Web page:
Posts Tagged ‘Cory Doctorow’

Tales of a dystopian near-future

May 20, 2019

It’s often said that science fiction is not so much a forecast of the future as a mirror of concerns about the times in which it is written.  That is most certainly true of Cory Doctorow’s new book, RADICALIZED: Four tales of our present moment.

The title story is the most powerful and disturbing of the four.  It is about an on-line community of men who’ve been denied, or whose loved-ones have been denied, insurance coverage for treatable cancer, and who, one by one, decide to take revenge.

The first engages in a suicide bombing at a Blue Cross / Blue Shield office to avenge the death of his six-year-old daughter.  The second is a widower who kills a Senator who ran in a platform of health care for all, then voted against Medicare expansion.

The third is the elderly moderator of the forum, who has been subtly encouraging the bombings and killings.  He wheels his wheelchair into the middle of a health insurance conference at a Sheraton before setting off a home-made bomb that blows away himself and a sizable percentage of the guests.

Their objective is not just revenge, but health care reform.  They think that the power of fear may be enough to overcome the power of money.

Joe, the protagonist, joined the on-line forum when he was in despair about his wife not being able to get an “experimental” treatment that would cure her breast cancer.  She turns out to be a lucky one who has a spontaneous remission, but he stays on the forum, arguing against suicide and violence on private lines

He realizes that he is guilty of a crime simply by being aware that crimes are being planned and not reporting it to the police.  But he can’t bring himself to do this.

“Health care terrorism” spreads.  There’s more security at HMO and insurance company offices than at airports.  People who are denied insurance claims are put on terrorist watch lists.  But bombings and killings continue.  And Joe realizes it’s only a matter of time before Homeland Security catches up with him.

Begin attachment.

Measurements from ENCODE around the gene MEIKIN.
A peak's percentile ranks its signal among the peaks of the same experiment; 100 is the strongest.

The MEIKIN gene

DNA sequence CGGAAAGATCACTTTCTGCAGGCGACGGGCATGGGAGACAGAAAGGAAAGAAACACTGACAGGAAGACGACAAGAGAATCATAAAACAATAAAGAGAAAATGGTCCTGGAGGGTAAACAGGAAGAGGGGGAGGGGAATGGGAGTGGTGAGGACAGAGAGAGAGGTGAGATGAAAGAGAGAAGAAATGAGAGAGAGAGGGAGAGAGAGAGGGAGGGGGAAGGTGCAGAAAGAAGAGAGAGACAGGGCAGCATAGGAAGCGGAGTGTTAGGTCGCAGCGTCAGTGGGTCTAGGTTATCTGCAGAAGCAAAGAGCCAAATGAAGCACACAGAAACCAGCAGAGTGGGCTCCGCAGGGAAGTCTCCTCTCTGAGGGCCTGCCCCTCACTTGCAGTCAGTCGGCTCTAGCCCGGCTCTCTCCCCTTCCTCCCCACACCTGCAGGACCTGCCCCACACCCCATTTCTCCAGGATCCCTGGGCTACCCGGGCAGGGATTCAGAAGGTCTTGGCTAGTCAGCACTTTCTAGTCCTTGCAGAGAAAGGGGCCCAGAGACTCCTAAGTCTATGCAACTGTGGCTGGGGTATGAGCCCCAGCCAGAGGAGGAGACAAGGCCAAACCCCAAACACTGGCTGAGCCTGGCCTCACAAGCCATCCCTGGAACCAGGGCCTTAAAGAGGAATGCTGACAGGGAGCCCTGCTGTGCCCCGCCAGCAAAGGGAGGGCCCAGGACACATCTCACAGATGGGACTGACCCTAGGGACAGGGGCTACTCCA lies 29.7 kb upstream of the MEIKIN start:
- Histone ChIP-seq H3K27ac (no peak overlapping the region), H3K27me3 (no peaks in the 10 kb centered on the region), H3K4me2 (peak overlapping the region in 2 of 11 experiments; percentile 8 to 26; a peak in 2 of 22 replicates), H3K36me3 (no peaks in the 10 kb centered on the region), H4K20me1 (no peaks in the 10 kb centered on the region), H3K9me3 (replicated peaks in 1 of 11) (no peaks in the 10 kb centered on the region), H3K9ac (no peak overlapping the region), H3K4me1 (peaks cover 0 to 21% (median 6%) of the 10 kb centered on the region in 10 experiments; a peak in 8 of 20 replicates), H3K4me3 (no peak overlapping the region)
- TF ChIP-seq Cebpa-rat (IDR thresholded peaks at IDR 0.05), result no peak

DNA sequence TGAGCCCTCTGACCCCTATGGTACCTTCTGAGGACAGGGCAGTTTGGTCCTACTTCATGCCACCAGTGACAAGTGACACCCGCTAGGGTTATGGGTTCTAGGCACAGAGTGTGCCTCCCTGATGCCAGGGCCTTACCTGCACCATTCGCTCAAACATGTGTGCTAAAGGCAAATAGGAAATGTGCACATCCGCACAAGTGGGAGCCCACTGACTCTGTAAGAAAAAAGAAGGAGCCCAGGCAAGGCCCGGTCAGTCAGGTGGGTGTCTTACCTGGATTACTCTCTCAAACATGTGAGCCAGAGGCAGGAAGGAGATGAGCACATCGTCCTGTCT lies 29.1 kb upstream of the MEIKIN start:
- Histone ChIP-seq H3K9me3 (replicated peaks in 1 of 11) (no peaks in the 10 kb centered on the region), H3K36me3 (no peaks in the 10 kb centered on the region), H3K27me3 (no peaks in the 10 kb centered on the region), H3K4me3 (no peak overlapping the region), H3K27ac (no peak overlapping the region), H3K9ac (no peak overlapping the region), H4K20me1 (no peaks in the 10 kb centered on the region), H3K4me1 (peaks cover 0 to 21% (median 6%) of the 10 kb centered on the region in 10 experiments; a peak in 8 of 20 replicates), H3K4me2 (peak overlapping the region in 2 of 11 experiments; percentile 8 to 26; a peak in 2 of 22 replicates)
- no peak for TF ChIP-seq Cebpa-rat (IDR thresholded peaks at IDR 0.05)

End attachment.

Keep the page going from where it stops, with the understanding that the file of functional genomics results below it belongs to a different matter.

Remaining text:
The conclusion is that a lot of people, including bystanders, have been killed, but Congress has enacted something called Americare.  Joe’s wife, visiting him in prison, remarks, “Who says violence doesn’t solve anything?

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Cory Doctorow’s definition of corporations

April 25, 2015

Corporations are immortal, trans-human artificial life-forms and humans are their gut flora.  Gut flora and host organisms are often aligned in their interests. Ultimately, your gut flora’s strategies are not yours.

via Boing Boing.

‘Why spy? It’s cheaper than playing fair’

March 13, 2015

The French economist Thomas Piketty believes that if the gap between rich people and the majority becomes as wide as it was before the French Revolution, there could be another such revolution.

But Cory Doctorow, writing in The Guardian, says the financial elites are aware of the danger of revolution and their response is to press governments to spend money on the police, the military and government surveillance, rather than on measures that would allow a more broadly shared prosperity.

technology police statePiketty is trying to convince global elites (or at least the policymakers beholden to them) that it’s cheaper to submit to a redistributive 1% annual global wealth tax than it is to buy the guards to sustain our present wealth disparity.

There’s an implied max/min problem here: the intersection of a curve representing the amount of wealth you need to spend on guards to maintain stability in the presence of a widening rich/poor gap and the amount you can save on guards by creating social mobility through education, health, and social welfare is the point at which you should stop paying for cops and start paying for hospitals and schools.

This implies that productivity gains in guard labor will make wider wealth gaps sustainable.

Improvements in military and surveillance technology tilt the balance against economic reform.

Why spy? Because it’s cheaper than playing fair.

I think Doctorow is right.  I think the reason so many known suspicious characters are able to commit acts of terrorism is that the U.S. government and other governments are more concerned about putting down social unrest.

LINKS

Technology should be used to create social mobility – not to spy on citizens by Cory Doctorow in The Guardian.

Why salaries don’t rise by Harold Meyerson for the Washington Post.

 

Cory Doctorow on public policy

February 4, 2015

If you have something you think would be good for society, you need to figure out how it will make a small group of people rich, so they will fight to keep it going.

via Cory Doctorow | The Guardian.